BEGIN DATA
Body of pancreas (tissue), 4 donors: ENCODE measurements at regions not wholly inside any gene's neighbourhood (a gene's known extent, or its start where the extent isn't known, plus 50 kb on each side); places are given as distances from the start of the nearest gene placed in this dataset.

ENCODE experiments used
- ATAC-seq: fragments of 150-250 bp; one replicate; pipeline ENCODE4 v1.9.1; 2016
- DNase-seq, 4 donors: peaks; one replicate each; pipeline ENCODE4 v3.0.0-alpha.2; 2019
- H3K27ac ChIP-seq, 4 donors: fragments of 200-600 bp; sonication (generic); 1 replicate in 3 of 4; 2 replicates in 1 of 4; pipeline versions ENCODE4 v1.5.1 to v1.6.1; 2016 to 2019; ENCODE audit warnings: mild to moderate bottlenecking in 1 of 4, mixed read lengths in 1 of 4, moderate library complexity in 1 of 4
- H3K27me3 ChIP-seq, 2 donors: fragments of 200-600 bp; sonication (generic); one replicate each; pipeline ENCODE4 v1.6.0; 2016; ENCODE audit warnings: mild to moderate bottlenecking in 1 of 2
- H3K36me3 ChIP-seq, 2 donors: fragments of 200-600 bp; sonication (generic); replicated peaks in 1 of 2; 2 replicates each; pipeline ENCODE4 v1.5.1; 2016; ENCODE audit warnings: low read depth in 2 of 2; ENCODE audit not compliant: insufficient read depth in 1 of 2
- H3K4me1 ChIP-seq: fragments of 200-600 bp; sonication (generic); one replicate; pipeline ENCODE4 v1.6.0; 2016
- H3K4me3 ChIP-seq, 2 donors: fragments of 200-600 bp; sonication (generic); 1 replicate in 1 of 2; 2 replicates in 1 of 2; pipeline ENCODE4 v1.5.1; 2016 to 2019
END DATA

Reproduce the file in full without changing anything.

Body of pancreas (tissue), 4 donors: ENCODE measurements at regions not wholly inside any gene's neighbourhood (a gene's known extent, or its start where the extent isn't known, plus 50 kb on each side); places are given as distances from the start of the nearest gene placed in this dataset.

ENCODE experiments used
- ATAC-seq: fragments of 150-250 bp; one replicate; pipeline ENCODE4 v1.9.1; 2016
- DNase-seq, 4 donors: peaks; one replicate each; pipeline ENCODE4 v3.0.0-alpha.2; 2019
- H3K27ac ChIP-seq, 4 donors: fragments of 200-600 bp; sonication (generic); 1 replicate in 3 of 4; 2 replicates in 1 of 4; pipeline versions ENCODE4 v1.5.1 to v1.6.1; 2016 to 2019; ENCODE audit warnings: mild to moderate bottlenecking in 1 of 4, mixed read lengths in 1 of 4, moderate library complexity in 1 of 4
- H3K27me3 ChIP-seq, 2 donors: fragments of 200-600 bp; sonication (generic); one replicate each; pipeline ENCODE4 v1.6.0; 2016; ENCODE audit warnings: mild to moderate bottlenecking in 1 of 2
- H3K36me3 ChIP-seq, 2 donors: fragments of 200-600 bp; sonication (generic); replicated peaks in 1 of 2; 2 replicates each; pipeline ENCODE4 v1.5.1; 2016; ENCODE audit warnings: low read depth in 2 of 2; ENCODE audit not compliant: insufficient read depth in 1 of 2
- H3K4me1 ChIP-seq: fragments of 200-600 bp; sonication (generic); one replicate; pipeline ENCODE4 v1.6.0; 2016
- H3K4me3 ChIP-seq, 2 donors: fragments of 200-600 bp; sonication (generic); 1 replicate in 1 of 2; 2 replicates in 1 of 2; pipeline ENCODE4 v1.5.1; 2016 to 2019